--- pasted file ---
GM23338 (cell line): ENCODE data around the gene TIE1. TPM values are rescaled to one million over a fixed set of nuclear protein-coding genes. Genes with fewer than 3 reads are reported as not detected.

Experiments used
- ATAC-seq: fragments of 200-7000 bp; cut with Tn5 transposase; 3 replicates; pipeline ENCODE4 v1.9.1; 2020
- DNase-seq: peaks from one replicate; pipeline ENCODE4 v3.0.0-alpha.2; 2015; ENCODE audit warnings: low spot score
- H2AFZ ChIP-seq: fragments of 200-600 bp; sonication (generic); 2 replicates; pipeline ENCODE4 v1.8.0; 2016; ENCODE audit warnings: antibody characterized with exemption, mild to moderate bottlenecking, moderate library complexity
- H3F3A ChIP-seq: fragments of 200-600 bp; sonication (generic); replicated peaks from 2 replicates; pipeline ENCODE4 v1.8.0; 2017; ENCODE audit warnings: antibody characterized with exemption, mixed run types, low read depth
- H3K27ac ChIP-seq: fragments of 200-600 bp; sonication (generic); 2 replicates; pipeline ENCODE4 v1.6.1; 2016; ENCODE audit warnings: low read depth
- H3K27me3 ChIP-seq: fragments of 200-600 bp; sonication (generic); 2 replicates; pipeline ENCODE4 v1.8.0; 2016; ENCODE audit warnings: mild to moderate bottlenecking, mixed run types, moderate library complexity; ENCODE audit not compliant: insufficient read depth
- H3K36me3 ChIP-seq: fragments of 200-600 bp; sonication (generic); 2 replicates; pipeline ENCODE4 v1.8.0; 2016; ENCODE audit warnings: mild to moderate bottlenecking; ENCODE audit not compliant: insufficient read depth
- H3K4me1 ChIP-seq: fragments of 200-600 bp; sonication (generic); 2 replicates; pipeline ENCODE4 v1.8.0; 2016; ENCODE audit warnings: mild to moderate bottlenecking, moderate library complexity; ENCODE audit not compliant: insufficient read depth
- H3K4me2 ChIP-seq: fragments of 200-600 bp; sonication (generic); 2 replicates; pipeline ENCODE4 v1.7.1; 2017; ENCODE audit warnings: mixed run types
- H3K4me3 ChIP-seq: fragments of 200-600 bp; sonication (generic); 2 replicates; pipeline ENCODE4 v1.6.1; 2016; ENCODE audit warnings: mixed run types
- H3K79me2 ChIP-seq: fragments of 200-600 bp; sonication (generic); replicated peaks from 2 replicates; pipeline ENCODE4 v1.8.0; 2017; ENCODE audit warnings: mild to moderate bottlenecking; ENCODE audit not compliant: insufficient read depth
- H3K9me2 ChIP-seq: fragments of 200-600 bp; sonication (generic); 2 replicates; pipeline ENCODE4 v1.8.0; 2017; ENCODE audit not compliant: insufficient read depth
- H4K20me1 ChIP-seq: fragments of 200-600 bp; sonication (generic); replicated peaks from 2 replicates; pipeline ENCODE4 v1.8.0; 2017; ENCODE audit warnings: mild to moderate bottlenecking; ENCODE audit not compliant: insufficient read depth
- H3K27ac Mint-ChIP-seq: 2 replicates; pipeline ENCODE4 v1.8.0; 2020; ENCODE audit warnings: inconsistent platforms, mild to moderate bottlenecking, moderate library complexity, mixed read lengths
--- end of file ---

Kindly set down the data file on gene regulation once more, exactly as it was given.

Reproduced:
GM23338 (cell line): ENCODE data around the gene TIE1. TPM values are rescaled to one million over a fixed set of nuclear protein-coding genes. Genes with fewer than 3 reads are reported as not detected.

Experiments used
- ATAC-seq: fragments of 200-7000 bp; cut with Tn5 transposase; 3 replicates; pipeline ENCODE4 v1.9.1; 2020
- DNase-seq: peaks from one replicate; pipeline ENCODE4 v3.0.0-alpha.2; 2015; ENCODE audit warnings: low spot score
- H2AFZ ChIP-seq: fragments of 200-600 bp; sonication (generic); 2 replicates; pipeline ENCODE4 v1.8.0; 2016; ENCODE audit warnings: antibody characterized with exemption, mild to moderate bottlenecking, moderate library complexity
- H3F3A ChIP-seq: fragments of 200-600 bp; sonication (generic); replicated peaks from 2 replicates; pipeline ENCODE4 v1.8.0; 2017; ENCODE audit warnings: antibody characterized with exemption, mixed run types, low read depth
- H3K27ac ChIP-seq: fragments of 200-600 bp; sonication (generic); 2 replicates; pipeline ENCODE4 v1.6.1; 2016; ENCODE audit warnings: low read depth
- H3K27me3 ChIP-seq: fragments of 200-600 bp; sonication (generic); 2 replicates; pipeline ENCODE4 v1.8.0; 2016; ENCODE audit warnings: mild to moderate bottlenecking, mixed run types, moderate library complexity; ENCODE audit not compliant: insufficient read depth
- H3K36me3 ChIP-seq: fragments of 200-600 bp; sonication (generic); 2 replicates; pipeline ENCODE4 v1.8.0; 2016; ENCODE audit warnings: mild to moderate bottlenecking; ENCODE audit not compliant: insufficient read depth
- H3K4me1 ChIP-seq: fragments of 200-600 bp; sonication (generic); 2 replicates; pipeline ENCODE4 v1.8.0; 2016; ENCODE audit warnings: mild to moderate bottlenecking, moderate library complexity; ENCODE audit not compliant: insufficient read depth
- H3K4me2 ChIP-seq: fragments of 200-600 bp; sonication (generic); 2 replicates; pipeline ENCODE4 v1.7.1; 2017; ENCODE audit warnings: mixed run types
- H3K4me3 ChIP-seq: fragments of 200-600 bp; sonication (generic); 2 replicates; pipeline ENCODE4 v1.6.1; 2016; ENCODE audit warnings: mixed run types
- H3K79me2 ChIP-seq: fragments of 200-600 bp; sonication (generic); replicated peaks from 2 replicates; pipeline ENCODE4 v1.8.0; 2017; ENCODE audit warnings: mild to moderate bottlenecking; ENCODE audit not compliant: insufficient read depth
- H3K9me2 ChIP-seq: fragments of 200-600 bp; sonication (generic); 2 replicates; pipeline ENCODE4 v1.8.0; 2017; ENCODE audit not compliant: insufficient read depth
- H4K20me1 ChIP-seq: fragments of 200-600 bp; sonication (generic); replicated peaks from 2 replicates; pipeline ENCODE4 v1.8.0; 2017; ENCODE audit warnings: mild to moderate bottlenecking; ENCODE audit not compliant: insufficient read depth
- H3K27ac Mint-ChIP-seq: 2 replicates; pipeline ENCODE4 v1.8.0; 2020; ENCODE audit warnings: inconsistent platforms, mild to moderate bottlenecking, moderate library complexity, mixed read lengths